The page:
The LJ display shows only amplitude and phase relationships, whereas your brain responds to amplitude and delay relationships. The two are related but not identical. That can make the LJ display seem ambiguous.

      As Mike says, this snapshot looks like a nice healthy stereo image, without serious phase problems.
      learjeff.net

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      • #4
        I am so-o-o deeply indebted to you guys and your amazing erudition. I'm humbled and appreciative. I like to hope that my questions here are dumb, but not stupid. Y'know.
        <div class="signaturecontainer"> <br />
        <font color="blue"><b><font color="olive"><font color="sienna"><font color="purple">Every paint-stroke takes you farther and farther away from your initial concept. And you have to be thankful for that. </font> </font></font><font color="olive">Wayne Thiebaud</font></b></font><br />
        <br />
        <br />
        <b><font color="#808000"><font color="blue"><a href="http://www.facebook.com/#!/rasputin1963/info" target="_blank">Friend me on FACEBOOK!</a> </font></font></b><br />
        <font color="#808000"> <br />
        <br />
        </font></div>

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        • #5
          No such thing as a stupid question!










          It's the person that's stupid, not the question :lol:

          (Neither, in this case!)
          learjeff.net

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          • #6
            If you have Native Instrument's Reaktor 5, there's a software instrument in the library called Skrewell that has a readout based on lissajous pattern and gives you the ability to manipulate it and listen to the results - as the video shows, lotsa wild racket is usually the result....handy for certain kinds of electronic music obviously:



            nat whilk ii

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            • #7


              nat whilk ii



              This would've made Joe Meek see God.
              <div class="signaturecontainer"> <br />
              <font color="blue"><b><font color="olive"><font color="sienna"><font color="purple">Every paint-stroke takes you farther and farther away from your initial concept. And you have to be thankful for that. </font> </font></font><font color="olive">Wayne Thiebaud</font></b></font><br />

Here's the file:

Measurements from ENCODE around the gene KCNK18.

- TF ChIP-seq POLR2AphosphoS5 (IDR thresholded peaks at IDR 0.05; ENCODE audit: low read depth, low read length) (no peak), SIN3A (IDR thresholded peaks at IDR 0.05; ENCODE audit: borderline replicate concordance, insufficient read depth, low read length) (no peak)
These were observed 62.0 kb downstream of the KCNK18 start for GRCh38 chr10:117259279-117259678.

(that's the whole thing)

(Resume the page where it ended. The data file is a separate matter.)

<br />
              <br />
              <b><font color="#808000"><font color="blue"><a href="http://www.facebook.com/#!/rasputin1963/info" target="_blank">Friend me on FACEBOOK!</a> </font></font></b><br />
              <font color="#808000"> <br />
              <br />
              </font></div>

              Comment


              • #8
                when the readout show this, then it means that you sit to much in your studio and

                you must get your ass immediately to the next jewlery shop, or she is gone next

                time you go to the kitchen, and you make your coffee & breakfast yourself


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                • #9
                  when the readout show this, then it means that you sit to much in your studio and

                  you must get your ass immediately to the next jewlery shop, or she is gone next

                  time you go to the kitchen...........


                  Oh no!!! Seriously.......you gotta be kidding me. I thought this guy was gone for good? It's been so nice and unpolluted around here. Just me but this sucks.

                  Comment


                  • #10
                    He's been playing nice, so give him a break. What's wrong with that post? It's not attacking anyone, just a bit of humor. We all have different senses of humor, so not everyone will find it funny.
                    learjeff.net

                    Comment


                    • #11
                      Well, I did notice his posts about the vocal sound, studio size, BG singers, effects etc was "normal" and helpful to read in terms of learning something. The other stuff.......count me out. I don't get how it goes from well written in his better tech posts to sounding half able to write/speak English or some sort of stream of bull**************** consciousness in the so called funny posts.

                      But I will take your words in the spirit meant.